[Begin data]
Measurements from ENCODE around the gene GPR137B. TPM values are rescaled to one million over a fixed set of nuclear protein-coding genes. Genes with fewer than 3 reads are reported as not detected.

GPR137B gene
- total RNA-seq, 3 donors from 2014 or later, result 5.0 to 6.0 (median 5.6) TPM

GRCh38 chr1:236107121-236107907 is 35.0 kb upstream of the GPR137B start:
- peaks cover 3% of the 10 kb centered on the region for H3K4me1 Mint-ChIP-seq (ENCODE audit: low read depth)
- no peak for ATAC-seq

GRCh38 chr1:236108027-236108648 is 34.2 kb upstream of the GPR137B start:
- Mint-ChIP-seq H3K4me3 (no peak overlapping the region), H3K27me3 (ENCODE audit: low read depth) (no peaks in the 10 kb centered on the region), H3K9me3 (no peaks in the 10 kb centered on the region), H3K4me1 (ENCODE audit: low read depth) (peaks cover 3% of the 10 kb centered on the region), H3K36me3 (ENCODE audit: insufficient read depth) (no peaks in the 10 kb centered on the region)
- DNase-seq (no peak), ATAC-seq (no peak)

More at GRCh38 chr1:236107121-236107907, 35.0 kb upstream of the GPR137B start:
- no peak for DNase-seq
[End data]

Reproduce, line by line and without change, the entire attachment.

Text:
Measurements from ENCODE around the gene GPR137B. TPM values are rescaled to one million over a fixed set of nuclear protein-coding genes. Genes with fewer than 3 reads are reported as not detected.

GPR137B gene
- total RNA-seq, 3 donors from 2014 or later, result 5.0 to 6.0 (median 5.6) TPM

GRCh38 chr1:236107121-236107907 is 35.0 kb upstream of the GPR137B start:
- peaks cover 3% of the 10 kb centered on the region for H3K4me1 Mint-ChIP-seq (ENCODE audit: low read depth)
- no peak for ATAC-seq

GRCh38 chr1:236108027-236108648 is 34.2 kb upstream of the GPR137B start:
- Mint-ChIP-seq H3K4me3 (no peak overlapping the region), H3K27me3 (ENCODE audit: low read depth) (no peaks in the 10 kb centered on the region), H3K9me3 (no peaks in the 10 kb centered on the region), H3K4me1 (ENCODE audit: low read depth) (peaks cover 3% of the 10 kb centered on the region), H3K36me3 (ENCODE audit: insufficient read depth) (no peaks in the 10 kb centered on the region)
- DNase-seq (no peak), ATAC-seq (no peak)

More at GRCh38 chr1:236107121-236107907, 35.0 kb upstream of the GPR137B start:
- no peak for DNase-seq